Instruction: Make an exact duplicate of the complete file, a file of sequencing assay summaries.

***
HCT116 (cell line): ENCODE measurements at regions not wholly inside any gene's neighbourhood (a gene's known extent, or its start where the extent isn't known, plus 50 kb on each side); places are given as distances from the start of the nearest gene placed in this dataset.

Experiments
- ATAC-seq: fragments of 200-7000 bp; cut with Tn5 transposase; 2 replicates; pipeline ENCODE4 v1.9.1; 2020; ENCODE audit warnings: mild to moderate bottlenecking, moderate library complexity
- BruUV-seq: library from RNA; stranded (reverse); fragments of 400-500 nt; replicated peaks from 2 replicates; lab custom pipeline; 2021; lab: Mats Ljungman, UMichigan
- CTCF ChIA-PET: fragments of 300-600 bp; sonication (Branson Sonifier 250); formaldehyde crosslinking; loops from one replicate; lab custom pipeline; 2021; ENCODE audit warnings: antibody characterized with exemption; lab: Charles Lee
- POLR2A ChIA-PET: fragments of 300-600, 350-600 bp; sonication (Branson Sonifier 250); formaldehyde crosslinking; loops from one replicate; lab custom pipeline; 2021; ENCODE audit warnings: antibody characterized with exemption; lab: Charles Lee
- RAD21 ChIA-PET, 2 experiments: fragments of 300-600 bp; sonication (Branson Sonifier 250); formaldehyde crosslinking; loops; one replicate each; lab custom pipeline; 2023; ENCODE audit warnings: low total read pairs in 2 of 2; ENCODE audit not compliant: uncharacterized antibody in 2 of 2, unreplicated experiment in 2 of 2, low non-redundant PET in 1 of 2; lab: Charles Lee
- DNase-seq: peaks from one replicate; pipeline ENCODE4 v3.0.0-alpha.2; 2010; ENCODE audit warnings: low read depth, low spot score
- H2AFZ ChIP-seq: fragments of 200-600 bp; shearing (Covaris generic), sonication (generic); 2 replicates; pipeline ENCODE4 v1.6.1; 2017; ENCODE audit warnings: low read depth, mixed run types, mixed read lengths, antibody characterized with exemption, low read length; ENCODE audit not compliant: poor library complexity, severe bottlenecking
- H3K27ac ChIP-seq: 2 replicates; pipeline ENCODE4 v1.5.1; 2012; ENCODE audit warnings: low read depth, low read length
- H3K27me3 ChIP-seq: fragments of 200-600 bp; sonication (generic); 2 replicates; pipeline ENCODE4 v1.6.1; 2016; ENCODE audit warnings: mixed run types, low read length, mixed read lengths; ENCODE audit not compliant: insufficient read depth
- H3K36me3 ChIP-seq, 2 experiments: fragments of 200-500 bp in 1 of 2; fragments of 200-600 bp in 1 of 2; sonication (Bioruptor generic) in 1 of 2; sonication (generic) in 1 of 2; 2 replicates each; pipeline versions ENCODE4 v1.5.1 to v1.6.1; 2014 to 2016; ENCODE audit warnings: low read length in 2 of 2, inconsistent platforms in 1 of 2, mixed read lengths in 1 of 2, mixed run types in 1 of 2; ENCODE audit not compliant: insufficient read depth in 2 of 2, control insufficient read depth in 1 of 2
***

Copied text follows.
HCT116 (cell line): ENCODE measurements at regions not wholly inside any gene's neighbourhood (a gene's known extent, or its start where the extent isn't known, plus 50 kb on each side); places are given as distances from the start of the nearest gene placed in this dataset.

Experiments
- ATAC-seq: fragments of 200-7000 bp; cut with Tn5 transposase; 2 replicates; pipeline ENCODE4 v1.9.1; 2020; ENCODE audit warnings: mild to moderate bottlenecking, moderate library complexity
- BruUV-seq: library from RNA; stranded (reverse); fragments of 400-500 nt; replicated peaks from 2 replicates; lab custom pipeline; 2021; lab: Mats Ljungman, UMichigan
- CTCF ChIA-PET: fragments of 300-600 bp; sonication (Branson Sonifier 250); formaldehyde crosslinking; loops from one replicate; lab custom pipeline; 2021; ENCODE audit warnings: antibody characterized with exemption; lab: Charles Lee
- POLR2A ChIA-PET: fragments of 300-600, 350-600 bp; sonication (Branson Sonifier 250); formaldehyde crosslinking; loops from one replicate; lab custom pipeline; 2021; ENCODE audit warnings: antibody characterized with exemption; lab: Charles Lee
- RAD21 ChIA-PET, 2 experiments: fragments of 300-600 bp; sonication (Branson Sonifier 250); formaldehyde crosslinking; loops; one replicate each; lab custom pipeline; 2023; ENCODE audit warnings: low total read pairs in 2 of 2; ENCODE audit not compliant: uncharacterized antibody in 2 of 2, unreplicated experiment in 2 of 2, low non-redundant PET in 1 of 2; lab: Charles Lee
- DNase-seq: peaks from one replicate; pipeline ENCODE4 v3.0.0-alpha.2; 2010; ENCODE audit warnings: low read depth, low spot score
- H2AFZ ChIP-seq: fragments of 200-600 bp; shearing (Covaris generic), sonication (generic); 2 replicates; pipeline ENCODE4 v1.6.1; 2017; ENCODE audit warnings: low read depth, mixed run types, mixed read lengths, antibody characterized with exemption, low read length; ENCODE audit not compliant: poor library complexity, severe bottlenecking
- H3K27ac ChIP-seq: 2 replicates; pipeline ENCODE4 v1.5.1; 2012; ENCODE audit warnings: low read depth, low read length
- H3K27me3 ChIP-seq: fragments of 200-600 bp; sonication (generic); 2 replicates; pipeline ENCODE4 v1.6.1; 2016; ENCODE audit warnings: mixed run types, low read length, mixed read lengths; ENCODE audit not compliant: insufficient read depth
- H3K36me3 ChIP-seq, 2 experiments: fragments of 200-500 bp in 1 of 2; fragments of 200-600 bp in 1 of 2; sonication (Bioruptor generic) in 1 of 2; sonication (generic) in 1 of 2; 2 replicates each; pipeline versions ENCODE4 v1.5.1 to v1.6.1; 2014 to 2016; ENCODE audit warnings: low read length in 2 of 2, inconsistent platforms in 1 of 2, mixed read lengths in 1 of 2, mixed run types in 1 of 2; ENCODE audit not compliant: insufficient read depth in 2 of 2, control insufficient read depth in 1 of 2